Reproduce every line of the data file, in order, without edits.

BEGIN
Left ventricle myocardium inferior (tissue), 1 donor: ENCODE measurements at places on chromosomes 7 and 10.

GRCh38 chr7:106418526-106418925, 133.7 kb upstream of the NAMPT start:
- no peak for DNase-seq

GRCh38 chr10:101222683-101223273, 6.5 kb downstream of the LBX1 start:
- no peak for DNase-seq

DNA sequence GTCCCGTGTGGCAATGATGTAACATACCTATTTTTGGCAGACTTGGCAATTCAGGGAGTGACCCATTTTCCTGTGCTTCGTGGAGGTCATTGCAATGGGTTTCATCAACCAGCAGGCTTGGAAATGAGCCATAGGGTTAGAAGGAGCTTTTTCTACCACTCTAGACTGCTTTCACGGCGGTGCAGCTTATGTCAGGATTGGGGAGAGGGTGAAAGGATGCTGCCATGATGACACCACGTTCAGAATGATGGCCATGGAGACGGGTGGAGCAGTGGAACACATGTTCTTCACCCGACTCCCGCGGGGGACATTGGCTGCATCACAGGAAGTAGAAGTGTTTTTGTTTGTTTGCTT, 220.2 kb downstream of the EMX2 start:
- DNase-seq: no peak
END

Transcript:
Left ventricle myocardium inferior (tissue), 1 donor: ENCODE measurements at places on chromosomes 7 and 10.

GRCh38 chr7:106418526-106418925, 133.7 kb upstream of the NAMPT start:
- no peak for DNase-seq

GRCh38 chr10:101222683-101223273, 6.5 kb downstream of the LBX1 start:
- no peak for DNase-seq

DNA sequence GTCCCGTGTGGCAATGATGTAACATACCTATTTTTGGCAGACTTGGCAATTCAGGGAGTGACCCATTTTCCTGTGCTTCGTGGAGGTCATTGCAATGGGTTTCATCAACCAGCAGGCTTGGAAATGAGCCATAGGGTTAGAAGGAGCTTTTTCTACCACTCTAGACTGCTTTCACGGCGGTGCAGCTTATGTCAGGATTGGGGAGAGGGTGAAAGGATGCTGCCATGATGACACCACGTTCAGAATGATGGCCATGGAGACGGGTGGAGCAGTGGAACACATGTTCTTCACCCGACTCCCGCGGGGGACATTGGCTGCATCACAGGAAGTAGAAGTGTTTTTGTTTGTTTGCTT, 220.2 kb downstream of the EMX2 start:
- DNase-seq: no peak